Faculty Member Brings State Health Policy Perspective During the Pandemic

Caryn Vincent, MPH, CPH, is the Interim Deputy Director and Public Health Strategic Advisor in the Division of Public Health for the Nebraska Department of Health and Human Services (NDHHS) as well as an adjunct faculty member of the Community Health program at Clarkson College. Because of her position at NDHHSshe brings students a unique perspective on community health and public policy aspects of the COVID-19 pandemic, using her day-to-day experiences to prepare students for the roles they will face in the workforce.  


As part of the Community Health curriculum, students learn about different aspects of public health including knowledge of effective practices and disease prevention tactics that benefit entire populations. The coursework prepares students to understand the concepts of disease prevention, health promotion, social and behavioral aspects of disease prevention, emerging issues impacting public health, and how changes in health care systems impact these areas. Each of these topics is vitally important amid COVID-19, and Vincent daily calls on examples in her work while she teaches students.  

“The pandemic has consumed so much of my day-to-day, and it is incorporated into my teaching,” she says. “I cover a lot of introductory public health concepts, so I've been able to weave it into modules from health equity and social determinants of health to ethics in public health, and certainly those on global public health and preparedness.”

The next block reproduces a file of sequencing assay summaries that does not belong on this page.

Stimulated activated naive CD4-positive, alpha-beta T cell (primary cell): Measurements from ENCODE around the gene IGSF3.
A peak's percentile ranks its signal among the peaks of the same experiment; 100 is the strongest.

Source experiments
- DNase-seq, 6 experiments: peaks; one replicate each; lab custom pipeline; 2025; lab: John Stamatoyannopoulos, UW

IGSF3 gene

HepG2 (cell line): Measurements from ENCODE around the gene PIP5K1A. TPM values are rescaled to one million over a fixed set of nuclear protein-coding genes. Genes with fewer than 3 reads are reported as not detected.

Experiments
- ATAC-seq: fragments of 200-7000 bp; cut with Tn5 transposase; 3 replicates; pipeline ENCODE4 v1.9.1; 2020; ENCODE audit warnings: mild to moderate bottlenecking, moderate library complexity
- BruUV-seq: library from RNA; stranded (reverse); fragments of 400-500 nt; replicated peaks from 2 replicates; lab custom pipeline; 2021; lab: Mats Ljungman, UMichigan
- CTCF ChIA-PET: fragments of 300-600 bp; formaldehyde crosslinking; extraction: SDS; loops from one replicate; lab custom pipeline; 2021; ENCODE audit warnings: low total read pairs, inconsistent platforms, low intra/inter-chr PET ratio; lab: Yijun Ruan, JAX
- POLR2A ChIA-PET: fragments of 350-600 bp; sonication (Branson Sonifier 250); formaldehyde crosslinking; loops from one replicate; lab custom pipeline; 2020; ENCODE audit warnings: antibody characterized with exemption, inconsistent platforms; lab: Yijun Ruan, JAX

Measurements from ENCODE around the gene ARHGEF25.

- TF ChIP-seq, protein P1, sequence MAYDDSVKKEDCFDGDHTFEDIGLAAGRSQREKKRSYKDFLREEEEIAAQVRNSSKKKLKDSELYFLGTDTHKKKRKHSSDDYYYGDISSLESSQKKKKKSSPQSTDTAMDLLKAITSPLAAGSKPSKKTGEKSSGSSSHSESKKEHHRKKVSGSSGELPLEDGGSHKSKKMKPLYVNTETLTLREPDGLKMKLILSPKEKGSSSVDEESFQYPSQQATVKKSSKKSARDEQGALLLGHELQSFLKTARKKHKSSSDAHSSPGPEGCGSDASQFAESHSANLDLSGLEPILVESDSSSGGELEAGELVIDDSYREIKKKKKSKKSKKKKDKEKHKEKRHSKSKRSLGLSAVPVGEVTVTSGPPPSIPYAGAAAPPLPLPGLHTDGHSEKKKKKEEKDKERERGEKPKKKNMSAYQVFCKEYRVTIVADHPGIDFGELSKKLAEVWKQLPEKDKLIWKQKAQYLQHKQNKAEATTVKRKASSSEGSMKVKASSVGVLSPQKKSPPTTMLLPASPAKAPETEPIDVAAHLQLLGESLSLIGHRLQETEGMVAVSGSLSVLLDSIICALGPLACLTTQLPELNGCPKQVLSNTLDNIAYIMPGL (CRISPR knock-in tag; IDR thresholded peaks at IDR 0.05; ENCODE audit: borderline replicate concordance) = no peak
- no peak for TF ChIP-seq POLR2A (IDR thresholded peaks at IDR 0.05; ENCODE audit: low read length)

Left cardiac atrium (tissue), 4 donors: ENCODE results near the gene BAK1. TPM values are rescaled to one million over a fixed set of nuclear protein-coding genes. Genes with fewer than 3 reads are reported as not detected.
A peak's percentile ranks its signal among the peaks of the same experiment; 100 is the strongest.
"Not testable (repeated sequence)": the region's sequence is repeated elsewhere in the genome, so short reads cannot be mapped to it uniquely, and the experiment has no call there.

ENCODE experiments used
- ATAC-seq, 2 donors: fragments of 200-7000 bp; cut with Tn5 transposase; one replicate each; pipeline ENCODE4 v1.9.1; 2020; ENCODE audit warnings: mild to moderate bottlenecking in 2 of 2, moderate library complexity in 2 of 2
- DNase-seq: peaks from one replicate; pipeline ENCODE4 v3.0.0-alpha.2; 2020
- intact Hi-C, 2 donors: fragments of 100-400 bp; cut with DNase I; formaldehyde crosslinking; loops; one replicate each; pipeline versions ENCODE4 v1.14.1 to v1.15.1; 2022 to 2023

As part of her professional role, Vincent discusses public health issues affecting residents of Nebraska and helps identify the best approaches to improve health within the state. During a global pandemic, that role has become even more important as she works to help residents of Nebraska access accurate information about the virus as well as resources available to them. This type of work she says, is in line with an education in community health where students prepare to deal with public health issues.  

“It is important that we have a workforce who knows the basic concepts of community health when they start on the job, especially during a pandemic,” she says. “These things can be learned on the job, but many prefer to hire people who have that base level of knowledge so they can hit the ground running.” 

Students in the Clarkson College Community Health program gain not only this base knowledge, which is vital to their roles, but also concentrations in areas such as Public Health, Gerontology, Women’s Health, Human Services, and Healthcare Business that allow them to customize their coursework and prepare for specific rolesIt is this flexibility and scope that set Clarkson College apart from others.  

“I think the Clarkson College program is great because students have an opportunity to learn about so many aspects of the field with all the concentration and certificate options,” she says. “The small class sizes are also a benefit because they provide an opportunity for students to really get to know one another and the faculty and have really meaningful discussions about the course concepts.”  

Students who are interested in serving their communities during COVID-19 and beyond can learn more about our Bachelor’s degree in Community Health as well as Certificate options in Public Health, Gerontology, Women’s Health, and Human Services.